State museum chairman says comptroller review vindicates new leadership efforts to resolve past troubles

A “limited review” of Tennessee State Museum operations finds past problems – ranging from missing booze to nepotism and other conflicts of interest — are now being addressed and Thomas Smith, chairman of the board that oversees museum operations, tells The Tennessean he sees the report as a vindication of new leadership.

“I believe that this letter from the comptroller’s office is excellent,” Smith said in a phone interview Wednesday.

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Poll finds Tennesseans skeptical of Senate Republican tax plan

Excerpt from a Hart Research Associates polling memo on a Nov. 17-9, 2017 survey of 400 registered voters in Tennessee, with a margin of error of ±five percentage points, asking their sentiments on the tax plan now pending in the U.S. Senate.  It was apparently commissioned by Americans for Fair Taxation, a non-profit organization of multiple groups – including labor unions and others generally oriented toward Democrats.

-Just 30% of Tennessee voters currently approve of the Republican tax plan, while nearly half (47%) disapprove. Significantly, strong sentiment on the issue is even more lopsided, with more than twice as many voters strongly disapproving (28%) as strongly approving (13%).

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Feds restore Medicare billing privileges to West TN doctor who had bipartisan backing

The U.S. Centers for Medicare and Medicaid Services (CMS) has restored Medicare billing privileges to  Dr. Bryan Merrick, who was cut off last year over what appeared to be very minor paperwork errors. Tennessee Star has quotes from some political figures who got involved – notably including Republican U.S. Sen. Lamar Alexander, who had called for Senate hearings on the regulation used in cutting off Merrick, and former state Democratic Chairman Roy Herron, who was acting as the physician’s attorney.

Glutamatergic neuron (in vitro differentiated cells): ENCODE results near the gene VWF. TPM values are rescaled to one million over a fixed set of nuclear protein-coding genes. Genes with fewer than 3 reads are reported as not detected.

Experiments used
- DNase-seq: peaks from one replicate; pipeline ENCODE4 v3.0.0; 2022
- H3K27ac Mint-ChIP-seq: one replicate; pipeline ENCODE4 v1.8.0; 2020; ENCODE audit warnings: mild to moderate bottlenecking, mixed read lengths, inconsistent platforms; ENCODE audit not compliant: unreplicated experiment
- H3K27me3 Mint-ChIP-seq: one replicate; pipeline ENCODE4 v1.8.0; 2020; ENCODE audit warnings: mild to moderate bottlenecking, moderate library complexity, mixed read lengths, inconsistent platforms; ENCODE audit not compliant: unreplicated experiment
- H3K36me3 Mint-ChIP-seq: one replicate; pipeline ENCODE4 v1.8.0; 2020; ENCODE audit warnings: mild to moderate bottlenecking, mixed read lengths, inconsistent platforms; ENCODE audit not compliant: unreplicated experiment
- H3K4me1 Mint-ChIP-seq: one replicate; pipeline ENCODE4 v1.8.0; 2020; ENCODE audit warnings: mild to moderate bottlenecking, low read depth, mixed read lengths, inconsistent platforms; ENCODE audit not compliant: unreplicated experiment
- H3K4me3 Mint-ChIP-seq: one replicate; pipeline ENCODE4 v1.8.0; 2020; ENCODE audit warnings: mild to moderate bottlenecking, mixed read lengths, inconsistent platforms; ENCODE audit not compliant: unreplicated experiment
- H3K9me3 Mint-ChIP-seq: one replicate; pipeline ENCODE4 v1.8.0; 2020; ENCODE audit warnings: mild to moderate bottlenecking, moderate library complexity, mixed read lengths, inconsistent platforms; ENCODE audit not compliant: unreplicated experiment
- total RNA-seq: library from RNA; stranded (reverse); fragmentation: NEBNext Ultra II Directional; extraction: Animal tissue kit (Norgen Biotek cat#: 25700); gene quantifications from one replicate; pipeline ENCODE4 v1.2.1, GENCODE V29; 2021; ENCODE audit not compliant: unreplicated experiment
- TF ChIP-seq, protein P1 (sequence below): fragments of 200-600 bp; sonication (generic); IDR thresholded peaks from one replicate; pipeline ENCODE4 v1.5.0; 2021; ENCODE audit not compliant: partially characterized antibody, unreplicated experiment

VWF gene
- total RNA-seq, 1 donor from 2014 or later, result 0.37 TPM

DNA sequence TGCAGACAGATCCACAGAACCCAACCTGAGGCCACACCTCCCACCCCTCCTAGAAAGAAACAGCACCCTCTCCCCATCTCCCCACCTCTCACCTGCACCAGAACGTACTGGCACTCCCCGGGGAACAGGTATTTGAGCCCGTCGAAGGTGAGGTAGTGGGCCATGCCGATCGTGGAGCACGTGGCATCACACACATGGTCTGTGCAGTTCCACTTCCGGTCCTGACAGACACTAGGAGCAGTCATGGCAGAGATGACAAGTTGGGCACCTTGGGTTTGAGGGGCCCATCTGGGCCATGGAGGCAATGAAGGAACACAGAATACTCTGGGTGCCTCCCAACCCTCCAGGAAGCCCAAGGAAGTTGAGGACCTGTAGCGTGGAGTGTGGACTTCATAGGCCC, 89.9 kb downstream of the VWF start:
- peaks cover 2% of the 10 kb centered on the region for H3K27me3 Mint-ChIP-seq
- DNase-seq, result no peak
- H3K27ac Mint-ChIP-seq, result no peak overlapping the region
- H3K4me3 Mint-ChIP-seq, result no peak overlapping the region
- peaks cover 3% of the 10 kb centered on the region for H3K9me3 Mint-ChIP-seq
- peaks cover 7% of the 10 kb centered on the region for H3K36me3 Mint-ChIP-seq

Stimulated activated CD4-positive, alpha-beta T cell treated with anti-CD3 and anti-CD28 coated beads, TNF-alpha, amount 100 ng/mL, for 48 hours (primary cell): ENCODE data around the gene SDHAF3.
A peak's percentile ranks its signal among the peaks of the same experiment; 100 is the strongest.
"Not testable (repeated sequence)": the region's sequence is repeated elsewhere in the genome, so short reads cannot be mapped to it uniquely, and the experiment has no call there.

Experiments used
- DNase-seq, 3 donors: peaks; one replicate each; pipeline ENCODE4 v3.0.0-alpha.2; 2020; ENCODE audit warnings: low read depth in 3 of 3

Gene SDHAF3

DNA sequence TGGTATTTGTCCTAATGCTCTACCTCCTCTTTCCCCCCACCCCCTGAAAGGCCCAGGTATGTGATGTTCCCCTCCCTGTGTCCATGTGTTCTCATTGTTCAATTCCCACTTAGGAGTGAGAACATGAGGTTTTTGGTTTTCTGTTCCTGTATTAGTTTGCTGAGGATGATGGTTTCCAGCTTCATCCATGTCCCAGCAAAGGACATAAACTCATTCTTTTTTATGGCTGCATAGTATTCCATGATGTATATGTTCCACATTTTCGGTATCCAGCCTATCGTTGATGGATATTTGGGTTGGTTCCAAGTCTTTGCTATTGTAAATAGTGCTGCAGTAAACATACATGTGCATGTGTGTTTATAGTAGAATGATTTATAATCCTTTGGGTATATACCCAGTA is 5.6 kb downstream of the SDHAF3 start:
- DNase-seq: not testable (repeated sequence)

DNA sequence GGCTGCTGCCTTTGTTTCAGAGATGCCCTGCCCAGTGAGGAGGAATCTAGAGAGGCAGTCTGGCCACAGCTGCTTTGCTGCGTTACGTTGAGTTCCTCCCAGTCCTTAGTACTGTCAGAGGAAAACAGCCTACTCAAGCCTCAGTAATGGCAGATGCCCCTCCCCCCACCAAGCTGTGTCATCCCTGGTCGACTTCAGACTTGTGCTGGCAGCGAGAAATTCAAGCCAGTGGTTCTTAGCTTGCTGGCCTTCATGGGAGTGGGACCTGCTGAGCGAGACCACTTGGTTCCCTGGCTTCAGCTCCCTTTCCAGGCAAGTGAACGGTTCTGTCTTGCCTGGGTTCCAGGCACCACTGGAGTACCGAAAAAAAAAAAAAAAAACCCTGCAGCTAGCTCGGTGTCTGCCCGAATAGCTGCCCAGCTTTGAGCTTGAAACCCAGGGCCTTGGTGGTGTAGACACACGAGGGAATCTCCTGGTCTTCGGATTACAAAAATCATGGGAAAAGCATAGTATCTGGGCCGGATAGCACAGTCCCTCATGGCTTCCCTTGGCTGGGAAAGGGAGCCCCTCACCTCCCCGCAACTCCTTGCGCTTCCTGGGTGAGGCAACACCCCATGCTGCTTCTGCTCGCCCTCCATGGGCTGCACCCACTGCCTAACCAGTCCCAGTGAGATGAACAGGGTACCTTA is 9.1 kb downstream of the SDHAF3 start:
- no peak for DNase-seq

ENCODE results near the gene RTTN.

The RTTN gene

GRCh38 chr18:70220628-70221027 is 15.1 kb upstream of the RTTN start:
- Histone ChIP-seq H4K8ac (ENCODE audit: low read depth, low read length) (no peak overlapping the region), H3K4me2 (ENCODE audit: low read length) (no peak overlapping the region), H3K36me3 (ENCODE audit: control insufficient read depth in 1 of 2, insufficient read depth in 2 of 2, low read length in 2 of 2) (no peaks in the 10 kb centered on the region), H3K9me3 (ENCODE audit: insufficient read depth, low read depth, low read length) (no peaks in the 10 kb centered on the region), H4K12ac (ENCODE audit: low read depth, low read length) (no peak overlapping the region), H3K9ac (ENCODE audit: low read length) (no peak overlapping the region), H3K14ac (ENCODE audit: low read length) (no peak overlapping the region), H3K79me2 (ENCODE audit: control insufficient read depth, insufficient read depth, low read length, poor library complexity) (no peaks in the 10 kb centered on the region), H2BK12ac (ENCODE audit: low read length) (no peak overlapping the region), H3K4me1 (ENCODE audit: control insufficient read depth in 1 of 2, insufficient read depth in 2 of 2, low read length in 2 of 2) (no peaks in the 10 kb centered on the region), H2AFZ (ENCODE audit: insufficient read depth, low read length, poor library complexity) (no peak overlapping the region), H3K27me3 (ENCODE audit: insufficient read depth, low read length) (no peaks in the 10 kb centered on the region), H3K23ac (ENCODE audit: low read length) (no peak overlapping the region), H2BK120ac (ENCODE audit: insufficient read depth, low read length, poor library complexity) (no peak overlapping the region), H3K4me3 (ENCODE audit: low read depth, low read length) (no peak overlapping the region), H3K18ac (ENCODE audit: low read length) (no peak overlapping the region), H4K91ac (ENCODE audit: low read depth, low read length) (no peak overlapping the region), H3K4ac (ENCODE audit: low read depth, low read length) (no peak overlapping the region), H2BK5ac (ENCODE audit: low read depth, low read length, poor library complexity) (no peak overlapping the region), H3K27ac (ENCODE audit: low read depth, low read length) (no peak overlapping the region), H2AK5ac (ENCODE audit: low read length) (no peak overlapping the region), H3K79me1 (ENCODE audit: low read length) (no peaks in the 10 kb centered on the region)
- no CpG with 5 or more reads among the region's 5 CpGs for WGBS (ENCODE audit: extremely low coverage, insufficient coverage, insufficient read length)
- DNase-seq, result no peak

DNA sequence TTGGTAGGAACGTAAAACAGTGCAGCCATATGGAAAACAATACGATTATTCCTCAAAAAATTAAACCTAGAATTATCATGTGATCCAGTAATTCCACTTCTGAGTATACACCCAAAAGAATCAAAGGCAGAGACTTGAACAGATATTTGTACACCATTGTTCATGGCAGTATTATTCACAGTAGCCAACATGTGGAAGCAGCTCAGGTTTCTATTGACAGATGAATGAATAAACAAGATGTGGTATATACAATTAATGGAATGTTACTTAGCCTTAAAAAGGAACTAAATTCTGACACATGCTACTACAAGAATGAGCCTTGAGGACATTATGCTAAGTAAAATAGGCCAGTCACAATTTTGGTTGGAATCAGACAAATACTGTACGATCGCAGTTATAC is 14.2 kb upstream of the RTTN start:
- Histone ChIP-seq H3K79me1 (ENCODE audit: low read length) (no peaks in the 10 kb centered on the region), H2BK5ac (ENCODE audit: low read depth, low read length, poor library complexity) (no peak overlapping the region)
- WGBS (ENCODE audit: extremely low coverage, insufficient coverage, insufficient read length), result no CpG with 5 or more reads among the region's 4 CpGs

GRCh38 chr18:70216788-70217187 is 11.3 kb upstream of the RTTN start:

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Overbey sworn in as U.S. attorney, resigns state Senate seat

Former state Sen. Doug Overbey, R-Maryville, resigned his Senate seat effective 2 p.m. Eastern Standard Time on Tuesday, Nov. 21, and was sworn in as the U.S. Attorney for the Eastern District of Tennessee at 3:30 p.m., reports the Maryville-Alcoa Daily Times.

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TDEC hides data on low-level radioactive waste from public

Excerpt from a Tennessean report:

Ten years ago, when Murfreesboro residents learned the state had approved the dumping of low-level radioactive waste at a local landfill, a fierce community backlash swiftly put an end to the practice.

Today, Tennessee citizens have no way to find out how much low-level radioactive waste is going into other landfills.

The Tennessee Department of Environment and Conservation, or TDEC, has wiped that data from its website and said it is confidential.

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Opposition develops to new megasite in Montgomery and Robertson counties

Opposition has surfaced to plans for creating an new 1,800-acre industrial megasite in Montgomery and Robertson counties, reports the Clarksville Leaf-Chronicle. An online petition against the plan had garnered more than 230 signatures as of Wednesday morning.

One of the people behind the petition, Debra Moore, who lives “almost next-door” to the proposed megasite in Montgomery County, said residents have two basic concerns.